An inscribed sculpture of Jain Yakshi Ambika was discovered at Karajagi village in Haveri taluk.
Shivayogi R Korishettar, Associate Professor of History at G H College in Haveri, found the sculpture during his explorations near a Siva temple on the banks of river Varada.
Prof Shrinivas Padigar, chairman of the department of Ancient Indian History and Epigraphy, Karnatak University, Dharwad, identified the image as that of Ambika Yakshi of Neminatha, the 22nd Jain Tirthankara.
The sculpture, over half a metre in height, was apparently meant to be installed as a subsidiary statue in a Jain Basadi. Carved out of greenish-grey chloritic schist, the sculpture depicts a two-armed deity adorned with beaded ornaments, bent over, standing under an umbrella beside a mango tree.
She is holding a bunch of mangoes in her right hand and touching her son with the left. Above the umbrella, amidst the creepers, is a miniature seated Jain Tirthankara Neminatha.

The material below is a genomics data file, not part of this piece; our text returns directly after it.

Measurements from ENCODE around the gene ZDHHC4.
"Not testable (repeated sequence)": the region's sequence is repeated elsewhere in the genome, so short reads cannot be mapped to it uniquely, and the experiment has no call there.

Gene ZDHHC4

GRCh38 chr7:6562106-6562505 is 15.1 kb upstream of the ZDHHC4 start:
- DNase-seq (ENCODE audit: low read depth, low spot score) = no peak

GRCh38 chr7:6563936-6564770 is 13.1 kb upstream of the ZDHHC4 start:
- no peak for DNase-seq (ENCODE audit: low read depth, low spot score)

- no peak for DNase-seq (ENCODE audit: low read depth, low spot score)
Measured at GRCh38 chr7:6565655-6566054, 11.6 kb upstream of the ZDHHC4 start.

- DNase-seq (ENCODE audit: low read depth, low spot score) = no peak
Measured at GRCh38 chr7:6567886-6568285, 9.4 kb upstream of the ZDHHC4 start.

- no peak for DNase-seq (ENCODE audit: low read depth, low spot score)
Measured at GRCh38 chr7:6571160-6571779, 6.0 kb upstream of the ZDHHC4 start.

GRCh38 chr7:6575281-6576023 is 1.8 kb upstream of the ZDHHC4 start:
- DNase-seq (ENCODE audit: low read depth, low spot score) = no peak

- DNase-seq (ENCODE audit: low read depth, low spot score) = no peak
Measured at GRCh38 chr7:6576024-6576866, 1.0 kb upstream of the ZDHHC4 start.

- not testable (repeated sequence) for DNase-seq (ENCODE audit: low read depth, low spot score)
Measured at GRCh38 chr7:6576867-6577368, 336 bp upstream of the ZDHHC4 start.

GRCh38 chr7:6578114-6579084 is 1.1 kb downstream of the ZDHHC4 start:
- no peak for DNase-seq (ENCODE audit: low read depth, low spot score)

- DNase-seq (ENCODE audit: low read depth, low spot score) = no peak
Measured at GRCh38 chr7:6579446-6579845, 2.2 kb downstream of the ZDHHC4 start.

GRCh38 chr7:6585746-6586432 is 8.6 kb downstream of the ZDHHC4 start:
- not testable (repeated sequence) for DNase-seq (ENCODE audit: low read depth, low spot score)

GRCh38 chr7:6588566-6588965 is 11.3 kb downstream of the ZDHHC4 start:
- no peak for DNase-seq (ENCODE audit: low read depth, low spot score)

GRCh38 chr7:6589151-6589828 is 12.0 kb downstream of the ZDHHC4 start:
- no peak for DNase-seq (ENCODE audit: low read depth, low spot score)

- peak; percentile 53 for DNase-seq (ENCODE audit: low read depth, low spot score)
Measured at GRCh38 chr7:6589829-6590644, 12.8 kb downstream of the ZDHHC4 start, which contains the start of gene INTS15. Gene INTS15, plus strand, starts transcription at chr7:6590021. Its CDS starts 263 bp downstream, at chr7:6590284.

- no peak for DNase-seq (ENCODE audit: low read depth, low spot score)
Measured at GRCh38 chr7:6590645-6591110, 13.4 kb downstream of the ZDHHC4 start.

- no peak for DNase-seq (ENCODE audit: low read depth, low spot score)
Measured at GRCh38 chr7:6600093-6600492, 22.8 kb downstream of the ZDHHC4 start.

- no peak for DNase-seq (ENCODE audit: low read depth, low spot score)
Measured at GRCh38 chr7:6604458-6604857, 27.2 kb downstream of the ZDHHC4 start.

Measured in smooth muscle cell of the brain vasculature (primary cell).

The uniqueness of the sculpture lies in the fact that it depicts Ambika Yakshi in a standing posture independently while the usual tradition in Karnataka depicts her seated.
Further, the sculpture carries a two-line Sanskrit inscription in Nagari script about the date of its installation - “Ambikadevi, Shaka 1173, Virodhikrit. Samvatsara, Vaishakha Shuddha 5, Guruvara.” This corresponds to Thursday, April 27, 1251 AD. The discovery of this sculpture shows that like nearby Devagiri where numerous Jain remains have been found, Karajagi must have been a Jain centre during the medieval period and some of the architectural fragments found in the village may have originally belonged to a Jain Basadi.